Chemical composition and antifungal activity of essential oils and their combinations against Botrytis cinerea in strawberries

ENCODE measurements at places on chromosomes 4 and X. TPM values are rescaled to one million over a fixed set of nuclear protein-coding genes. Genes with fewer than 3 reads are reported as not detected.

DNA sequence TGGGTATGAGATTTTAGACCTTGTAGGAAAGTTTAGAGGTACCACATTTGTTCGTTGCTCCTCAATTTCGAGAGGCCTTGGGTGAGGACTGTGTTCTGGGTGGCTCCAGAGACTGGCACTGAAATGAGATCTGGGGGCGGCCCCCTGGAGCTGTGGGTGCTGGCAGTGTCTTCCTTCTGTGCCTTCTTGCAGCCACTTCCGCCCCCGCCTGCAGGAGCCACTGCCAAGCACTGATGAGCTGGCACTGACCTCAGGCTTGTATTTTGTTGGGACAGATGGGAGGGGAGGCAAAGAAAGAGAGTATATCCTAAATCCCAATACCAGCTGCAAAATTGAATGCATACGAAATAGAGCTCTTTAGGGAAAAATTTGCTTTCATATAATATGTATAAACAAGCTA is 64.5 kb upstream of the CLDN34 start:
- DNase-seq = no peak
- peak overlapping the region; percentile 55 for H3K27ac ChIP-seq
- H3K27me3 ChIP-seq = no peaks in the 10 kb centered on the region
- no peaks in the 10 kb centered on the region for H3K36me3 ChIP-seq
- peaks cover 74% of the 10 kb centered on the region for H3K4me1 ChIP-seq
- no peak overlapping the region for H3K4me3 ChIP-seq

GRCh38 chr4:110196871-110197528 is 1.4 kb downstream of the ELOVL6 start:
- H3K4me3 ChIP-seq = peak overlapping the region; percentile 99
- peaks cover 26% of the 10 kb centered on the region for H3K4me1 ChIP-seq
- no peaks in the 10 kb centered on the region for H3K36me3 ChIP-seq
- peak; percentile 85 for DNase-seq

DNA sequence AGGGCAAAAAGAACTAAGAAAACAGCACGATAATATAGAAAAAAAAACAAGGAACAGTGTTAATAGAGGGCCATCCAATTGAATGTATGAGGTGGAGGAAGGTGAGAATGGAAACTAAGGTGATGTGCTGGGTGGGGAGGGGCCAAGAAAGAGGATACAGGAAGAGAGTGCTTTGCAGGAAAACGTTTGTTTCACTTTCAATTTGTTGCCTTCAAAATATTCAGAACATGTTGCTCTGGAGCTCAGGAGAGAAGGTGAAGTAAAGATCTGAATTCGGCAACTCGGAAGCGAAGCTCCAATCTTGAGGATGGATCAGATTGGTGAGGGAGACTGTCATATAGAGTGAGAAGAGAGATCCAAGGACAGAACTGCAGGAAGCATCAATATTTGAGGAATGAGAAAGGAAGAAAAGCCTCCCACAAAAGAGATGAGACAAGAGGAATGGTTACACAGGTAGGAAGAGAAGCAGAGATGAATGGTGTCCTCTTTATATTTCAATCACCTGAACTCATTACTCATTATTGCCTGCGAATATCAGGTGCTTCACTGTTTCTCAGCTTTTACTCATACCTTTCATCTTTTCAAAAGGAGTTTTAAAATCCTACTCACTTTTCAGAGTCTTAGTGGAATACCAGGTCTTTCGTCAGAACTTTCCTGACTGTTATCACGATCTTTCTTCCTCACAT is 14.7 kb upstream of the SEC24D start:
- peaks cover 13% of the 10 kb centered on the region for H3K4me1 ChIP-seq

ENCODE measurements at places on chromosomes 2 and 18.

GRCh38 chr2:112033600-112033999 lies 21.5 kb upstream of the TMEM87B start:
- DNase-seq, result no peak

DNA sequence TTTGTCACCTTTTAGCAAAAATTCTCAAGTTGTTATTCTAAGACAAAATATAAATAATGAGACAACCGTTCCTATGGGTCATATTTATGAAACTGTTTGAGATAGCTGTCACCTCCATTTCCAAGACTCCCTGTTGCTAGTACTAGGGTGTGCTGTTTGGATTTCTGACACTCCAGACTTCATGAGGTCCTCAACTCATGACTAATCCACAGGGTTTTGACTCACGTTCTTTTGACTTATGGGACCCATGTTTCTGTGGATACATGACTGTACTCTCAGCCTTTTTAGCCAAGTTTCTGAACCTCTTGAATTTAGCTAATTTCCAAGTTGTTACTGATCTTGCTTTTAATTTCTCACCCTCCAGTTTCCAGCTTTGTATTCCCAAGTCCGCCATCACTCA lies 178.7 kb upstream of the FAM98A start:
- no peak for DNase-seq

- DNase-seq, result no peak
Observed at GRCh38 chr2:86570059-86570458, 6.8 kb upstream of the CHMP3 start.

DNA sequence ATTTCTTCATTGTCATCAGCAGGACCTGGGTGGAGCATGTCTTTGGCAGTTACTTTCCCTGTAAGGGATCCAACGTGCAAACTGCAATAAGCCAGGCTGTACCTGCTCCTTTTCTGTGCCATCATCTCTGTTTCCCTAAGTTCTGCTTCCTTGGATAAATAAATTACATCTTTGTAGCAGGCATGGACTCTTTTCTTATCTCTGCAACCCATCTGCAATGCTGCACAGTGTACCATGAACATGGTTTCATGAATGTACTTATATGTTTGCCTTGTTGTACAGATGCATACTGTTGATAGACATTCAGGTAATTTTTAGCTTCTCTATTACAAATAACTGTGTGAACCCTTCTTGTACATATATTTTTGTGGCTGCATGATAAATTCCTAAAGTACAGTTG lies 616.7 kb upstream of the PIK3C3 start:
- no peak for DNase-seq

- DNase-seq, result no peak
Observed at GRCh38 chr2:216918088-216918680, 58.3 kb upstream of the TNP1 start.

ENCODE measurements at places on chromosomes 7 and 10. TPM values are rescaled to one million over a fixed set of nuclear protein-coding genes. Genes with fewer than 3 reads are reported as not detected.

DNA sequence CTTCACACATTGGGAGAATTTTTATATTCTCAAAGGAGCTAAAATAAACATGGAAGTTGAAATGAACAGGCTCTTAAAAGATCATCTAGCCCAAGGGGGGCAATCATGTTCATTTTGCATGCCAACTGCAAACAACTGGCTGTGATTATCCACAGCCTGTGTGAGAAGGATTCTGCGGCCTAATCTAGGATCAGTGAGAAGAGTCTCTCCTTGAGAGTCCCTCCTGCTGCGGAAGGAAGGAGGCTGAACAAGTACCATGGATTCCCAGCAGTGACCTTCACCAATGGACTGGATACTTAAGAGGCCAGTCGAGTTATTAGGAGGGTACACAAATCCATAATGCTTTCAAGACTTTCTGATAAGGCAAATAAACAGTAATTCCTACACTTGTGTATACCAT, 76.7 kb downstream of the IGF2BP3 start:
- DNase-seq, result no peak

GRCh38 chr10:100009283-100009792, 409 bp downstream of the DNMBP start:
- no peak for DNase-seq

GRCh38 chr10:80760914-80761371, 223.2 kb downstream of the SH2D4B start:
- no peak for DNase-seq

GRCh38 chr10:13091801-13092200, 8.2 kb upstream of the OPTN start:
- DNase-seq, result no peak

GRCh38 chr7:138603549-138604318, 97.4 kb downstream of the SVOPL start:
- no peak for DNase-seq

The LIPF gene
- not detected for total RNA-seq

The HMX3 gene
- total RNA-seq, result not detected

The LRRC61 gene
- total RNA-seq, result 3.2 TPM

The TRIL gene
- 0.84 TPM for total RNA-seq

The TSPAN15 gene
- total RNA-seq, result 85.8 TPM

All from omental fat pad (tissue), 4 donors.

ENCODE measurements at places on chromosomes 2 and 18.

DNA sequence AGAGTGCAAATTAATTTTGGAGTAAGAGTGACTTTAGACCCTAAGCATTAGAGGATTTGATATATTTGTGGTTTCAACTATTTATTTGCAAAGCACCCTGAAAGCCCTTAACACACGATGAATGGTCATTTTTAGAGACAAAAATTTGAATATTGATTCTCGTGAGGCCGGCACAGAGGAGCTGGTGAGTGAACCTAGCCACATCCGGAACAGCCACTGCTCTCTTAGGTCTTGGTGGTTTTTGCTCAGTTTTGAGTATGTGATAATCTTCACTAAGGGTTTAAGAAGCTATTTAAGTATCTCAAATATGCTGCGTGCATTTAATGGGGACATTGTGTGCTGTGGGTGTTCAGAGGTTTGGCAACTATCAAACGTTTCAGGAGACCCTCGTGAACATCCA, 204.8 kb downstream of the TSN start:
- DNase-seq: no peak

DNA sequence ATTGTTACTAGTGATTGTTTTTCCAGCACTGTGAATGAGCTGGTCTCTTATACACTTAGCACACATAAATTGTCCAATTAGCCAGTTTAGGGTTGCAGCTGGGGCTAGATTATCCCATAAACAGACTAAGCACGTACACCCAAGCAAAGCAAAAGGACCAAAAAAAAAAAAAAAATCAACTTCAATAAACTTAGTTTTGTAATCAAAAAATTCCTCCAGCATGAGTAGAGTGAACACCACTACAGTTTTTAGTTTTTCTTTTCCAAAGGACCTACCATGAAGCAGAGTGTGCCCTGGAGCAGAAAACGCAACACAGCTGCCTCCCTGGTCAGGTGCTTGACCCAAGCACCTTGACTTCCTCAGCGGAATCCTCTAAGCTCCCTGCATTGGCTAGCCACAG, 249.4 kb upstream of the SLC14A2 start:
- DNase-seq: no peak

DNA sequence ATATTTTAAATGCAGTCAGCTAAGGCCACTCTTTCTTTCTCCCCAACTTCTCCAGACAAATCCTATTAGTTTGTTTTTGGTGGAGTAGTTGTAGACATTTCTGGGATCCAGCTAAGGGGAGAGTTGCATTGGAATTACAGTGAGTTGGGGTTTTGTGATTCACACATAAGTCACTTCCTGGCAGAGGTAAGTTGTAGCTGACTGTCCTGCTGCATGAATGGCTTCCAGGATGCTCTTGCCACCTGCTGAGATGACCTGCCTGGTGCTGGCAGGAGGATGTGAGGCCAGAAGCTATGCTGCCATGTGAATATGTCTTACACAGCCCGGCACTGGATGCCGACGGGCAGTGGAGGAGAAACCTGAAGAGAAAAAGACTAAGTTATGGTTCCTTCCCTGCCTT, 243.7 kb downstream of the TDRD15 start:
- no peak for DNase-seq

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Strawberry has a short postharvest shelf life, mainly because of the gray mold caused by Botrytis cinerea. The chemical composition and antifungal activities of essential oils from Mentha piperita, Cymbopogon martinii, Cinnamomum camphora, Mentha spicata, and their binary mixtures against B. cinerea were evaluated by different in vitro methods, and also in vivo in vapor-phase on inoculated strawberries. The major components present in M. piperita essential oil were menthol (45.37%), menthone (20.13%), isomenthone (16.94%), menthyl acetate (3.81%), pulegone (1.89%), α-terpinene (1.88%), isopulegol (1.83%), neoisomenthol (1.19%), and α-terpineol (1.08%), in C. martinii essential oil were geraniol (83.82%), geranyl acetate (7.49%), linalool (2.48%), and caryophyllene (1.33%), in C. camphora essential oil were linalool (98.39%), and M. spicata essential oil were carvone (61.71%), limonene (20.22%), 1,8-cineole (5%), sabinene (2.28%), cis-dihydrocarvone (1.63%), and α-thujene (1.4%). The highest antifungal activity in vitro was presented by M. spicata and C. martinii essential oils by the direct contact, vapor contact, spore germination, and micro-well dilution methods. In vivo, strawberries treated with the vapor of M. spicata and C. martinii essential oils showed a reduction in disease incidence and severity. At a 10% concentration, M. spicata and C. martinii showed a reduction of 100% and 83% in the disease incidence, respectively. Thus, the M. spicata and C. martinii essential oils may be potential alternatives for the control of B. cinerea in postharvest fresh strawberries.